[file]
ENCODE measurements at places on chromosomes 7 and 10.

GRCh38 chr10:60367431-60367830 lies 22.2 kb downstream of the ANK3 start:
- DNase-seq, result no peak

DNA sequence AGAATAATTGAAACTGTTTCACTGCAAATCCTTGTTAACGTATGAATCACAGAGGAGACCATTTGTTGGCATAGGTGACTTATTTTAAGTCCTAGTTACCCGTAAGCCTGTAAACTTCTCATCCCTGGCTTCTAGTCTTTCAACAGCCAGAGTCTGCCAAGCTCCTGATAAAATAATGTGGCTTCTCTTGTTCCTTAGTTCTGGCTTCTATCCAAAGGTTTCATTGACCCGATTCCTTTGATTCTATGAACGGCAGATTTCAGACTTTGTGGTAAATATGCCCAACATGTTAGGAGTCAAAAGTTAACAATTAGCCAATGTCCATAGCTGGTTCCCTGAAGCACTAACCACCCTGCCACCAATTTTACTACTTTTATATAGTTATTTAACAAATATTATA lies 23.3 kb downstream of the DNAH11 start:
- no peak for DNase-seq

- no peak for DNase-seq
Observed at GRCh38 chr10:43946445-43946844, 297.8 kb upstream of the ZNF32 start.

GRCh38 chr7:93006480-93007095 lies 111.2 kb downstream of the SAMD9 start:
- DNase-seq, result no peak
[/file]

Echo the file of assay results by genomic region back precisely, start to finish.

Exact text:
ENCODE measurements at places on chromosomes 7 and 10.

GRCh38 chr10:60367431-60367830 lies 22.2 kb downstream of the ANK3 start:
- DNase-seq, result no peak

DNA sequence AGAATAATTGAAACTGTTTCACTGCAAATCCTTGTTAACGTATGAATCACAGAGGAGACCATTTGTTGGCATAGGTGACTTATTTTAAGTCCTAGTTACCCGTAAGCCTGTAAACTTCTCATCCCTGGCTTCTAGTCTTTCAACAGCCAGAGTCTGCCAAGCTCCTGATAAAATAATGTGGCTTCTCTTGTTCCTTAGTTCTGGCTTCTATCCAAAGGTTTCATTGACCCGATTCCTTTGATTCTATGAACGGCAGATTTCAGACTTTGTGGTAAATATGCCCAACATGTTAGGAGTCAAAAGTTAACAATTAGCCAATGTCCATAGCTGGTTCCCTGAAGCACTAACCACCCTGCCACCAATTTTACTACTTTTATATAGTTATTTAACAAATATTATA lies 23.3 kb downstream of the DNAH11 start:
- no peak for DNase-seq

- no peak for DNase-seq
Observed at GRCh38 chr10:43946445-43946844, 297.8 kb upstream of the ZNF32 start.

GRCh38 chr7:93006480-93007095 lies 111.2 kb downstream of the SAMD9 start:
- DNase-seq, result no peak